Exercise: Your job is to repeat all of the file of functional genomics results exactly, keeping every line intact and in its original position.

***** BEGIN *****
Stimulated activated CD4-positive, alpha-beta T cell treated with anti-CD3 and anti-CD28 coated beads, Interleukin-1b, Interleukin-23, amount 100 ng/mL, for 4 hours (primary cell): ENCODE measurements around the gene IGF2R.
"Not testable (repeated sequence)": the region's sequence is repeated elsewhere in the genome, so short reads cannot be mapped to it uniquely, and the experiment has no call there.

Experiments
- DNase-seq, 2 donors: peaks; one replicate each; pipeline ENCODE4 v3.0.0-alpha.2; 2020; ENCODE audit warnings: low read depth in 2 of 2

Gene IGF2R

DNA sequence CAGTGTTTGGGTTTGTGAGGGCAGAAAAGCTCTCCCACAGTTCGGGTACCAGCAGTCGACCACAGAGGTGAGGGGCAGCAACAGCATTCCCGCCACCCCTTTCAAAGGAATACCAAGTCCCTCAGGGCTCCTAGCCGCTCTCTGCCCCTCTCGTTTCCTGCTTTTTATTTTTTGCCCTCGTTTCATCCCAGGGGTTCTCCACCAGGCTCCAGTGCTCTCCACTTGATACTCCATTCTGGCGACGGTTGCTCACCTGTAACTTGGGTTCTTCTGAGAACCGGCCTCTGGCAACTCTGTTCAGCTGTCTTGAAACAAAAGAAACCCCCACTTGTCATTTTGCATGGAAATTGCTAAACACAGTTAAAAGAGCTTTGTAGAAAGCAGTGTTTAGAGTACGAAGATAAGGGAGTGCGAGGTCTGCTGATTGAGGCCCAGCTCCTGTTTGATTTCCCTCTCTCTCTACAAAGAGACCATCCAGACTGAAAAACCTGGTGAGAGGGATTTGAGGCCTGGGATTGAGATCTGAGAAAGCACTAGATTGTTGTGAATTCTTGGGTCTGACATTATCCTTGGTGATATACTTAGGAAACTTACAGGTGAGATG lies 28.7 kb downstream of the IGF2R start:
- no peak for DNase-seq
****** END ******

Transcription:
Stimulated activated CD4-positive, alpha-beta T cell treated with anti-CD3 and anti-CD28 coated beads, Interleukin-1b, Interleukin-23, amount 100 ng/mL, for 4 hours (primary cell): ENCODE measurements around the gene IGF2R.
"Not testable (repeated sequence)": the region's sequence is repeated elsewhere in the genome, so short reads cannot be mapped to it uniquely, and the experiment has no call there.

Experiments
- DNase-seq, 2 donors: peaks; one replicate each; pipeline ENCODE4 v3.0.0-alpha.2; 2020; ENCODE audit warnings: low read depth in 2 of 2

Gene IGF2R

DNA sequence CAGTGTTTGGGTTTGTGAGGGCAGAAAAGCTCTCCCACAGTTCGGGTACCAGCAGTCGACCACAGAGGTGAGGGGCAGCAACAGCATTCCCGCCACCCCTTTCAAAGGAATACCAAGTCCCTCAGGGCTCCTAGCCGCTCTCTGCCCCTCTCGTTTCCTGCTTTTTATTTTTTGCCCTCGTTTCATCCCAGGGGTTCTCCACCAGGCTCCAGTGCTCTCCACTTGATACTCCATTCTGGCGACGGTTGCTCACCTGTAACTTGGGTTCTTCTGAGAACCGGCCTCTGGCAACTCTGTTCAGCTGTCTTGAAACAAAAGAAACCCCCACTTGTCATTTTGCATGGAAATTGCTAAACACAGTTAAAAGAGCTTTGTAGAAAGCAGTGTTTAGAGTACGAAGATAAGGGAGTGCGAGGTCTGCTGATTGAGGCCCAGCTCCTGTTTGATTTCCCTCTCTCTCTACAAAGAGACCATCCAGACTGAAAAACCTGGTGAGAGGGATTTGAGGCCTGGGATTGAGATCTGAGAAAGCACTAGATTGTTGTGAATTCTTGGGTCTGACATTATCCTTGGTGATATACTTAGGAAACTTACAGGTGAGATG lies 28.7 kb downstream of the IGF2R start:
- no peak for DNase-seq